Americans generally are getting fatter; more than a third of adults qualify as obese, with a body mass index of 30 or higher, according to the Centers for Disease Control and Prevention. But kids are putting on the pounds even faster than adults. Between 1980 and 2008, while the rate of obesity doubled in adults, it tripled for children, and 17 percent of them are now obese.
Bariatric surgery has found growing acceptance as an effective weight-loss strategy for adults. About 220,000 people had weight-loss surgery in 2009, according to the American Society for Metabolic & Bariatric Surgery. Three-quarters of companies with more than 20,000 employees cover the procedure for qualified patients. At firms with fewer than 1,000 workers, the figure is lower but still substantial: 46 percent, according to a 2011 survey by human resources consultant Mercer. Almost all Medicaid programs cover it.
But coverage for the procedures often excludes teenagers. “It’s harder to get teens covered,” says Robin Blackstone, a bariatric surgeon who is president of the ASMBS. “Plans just say they cover people 18 and over.”
Susan Pisano, a spokeswoman for America’s Health Insurance Plans, an industry trade group, said she did not believe there was a consensus among physicians on how appropriate bariatric procedures are for teens. “There are also concerns about whether adolescents are mature enough to agree to surgery that will require behavior modifications for the rest of their lives.”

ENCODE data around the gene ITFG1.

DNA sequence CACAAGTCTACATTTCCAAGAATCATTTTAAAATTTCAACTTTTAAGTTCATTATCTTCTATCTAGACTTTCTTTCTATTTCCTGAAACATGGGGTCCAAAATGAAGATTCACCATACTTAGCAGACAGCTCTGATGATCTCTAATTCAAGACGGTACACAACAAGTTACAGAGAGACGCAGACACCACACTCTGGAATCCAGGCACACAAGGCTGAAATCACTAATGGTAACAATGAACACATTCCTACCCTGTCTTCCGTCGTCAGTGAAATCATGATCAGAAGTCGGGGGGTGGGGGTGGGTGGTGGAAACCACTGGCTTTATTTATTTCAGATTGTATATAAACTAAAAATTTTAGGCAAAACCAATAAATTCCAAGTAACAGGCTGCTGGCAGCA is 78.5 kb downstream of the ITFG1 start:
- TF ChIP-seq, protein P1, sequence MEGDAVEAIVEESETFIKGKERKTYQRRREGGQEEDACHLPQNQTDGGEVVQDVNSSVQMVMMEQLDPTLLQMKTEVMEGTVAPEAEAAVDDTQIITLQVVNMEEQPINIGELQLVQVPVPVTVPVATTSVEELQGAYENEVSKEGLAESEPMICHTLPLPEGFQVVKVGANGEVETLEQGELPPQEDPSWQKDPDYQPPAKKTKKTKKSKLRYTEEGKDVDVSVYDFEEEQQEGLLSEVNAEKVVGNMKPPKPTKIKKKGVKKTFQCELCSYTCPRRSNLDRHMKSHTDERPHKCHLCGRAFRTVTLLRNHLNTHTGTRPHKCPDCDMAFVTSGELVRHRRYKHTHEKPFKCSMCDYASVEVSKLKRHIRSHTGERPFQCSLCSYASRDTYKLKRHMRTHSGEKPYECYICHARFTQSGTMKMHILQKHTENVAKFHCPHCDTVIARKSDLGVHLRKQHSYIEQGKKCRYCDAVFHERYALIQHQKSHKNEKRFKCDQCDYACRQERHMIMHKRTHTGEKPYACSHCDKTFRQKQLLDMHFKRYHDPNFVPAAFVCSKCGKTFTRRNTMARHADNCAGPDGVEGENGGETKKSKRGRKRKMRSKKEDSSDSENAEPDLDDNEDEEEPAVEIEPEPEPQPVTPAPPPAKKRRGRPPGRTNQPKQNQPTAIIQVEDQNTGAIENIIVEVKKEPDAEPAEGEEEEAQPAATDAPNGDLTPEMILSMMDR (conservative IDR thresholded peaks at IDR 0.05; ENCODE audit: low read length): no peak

A smaller stomach
The most common weight-loss surgeries involve either placing an adjustable silicone band around the stomach to make it smaller or shrinking the stomach and reattaching it to the intestine so that it bypasses a portion of the digestive tract, thus reducing the absorption of calories and nutrients. Although generally considered safe, long-term complications such as malnutrition, low blood sugar and bowel obstruction may occur.
To qualify for surgery, adults generally must have a BMI of 40 or more, or a BMI of 30 to 35 with a weight-related disease. Before surgery is approved, prospective patients typically must have attempted to lose weight through diet and exercise for at least six months, among other criteria.
Similar or even more conservative guidelines are usually applied to adolescents. But bariatric surgery is still very rare in this group; according to one estimate, no more than 1 percent of surgeries involve patients younger than 18.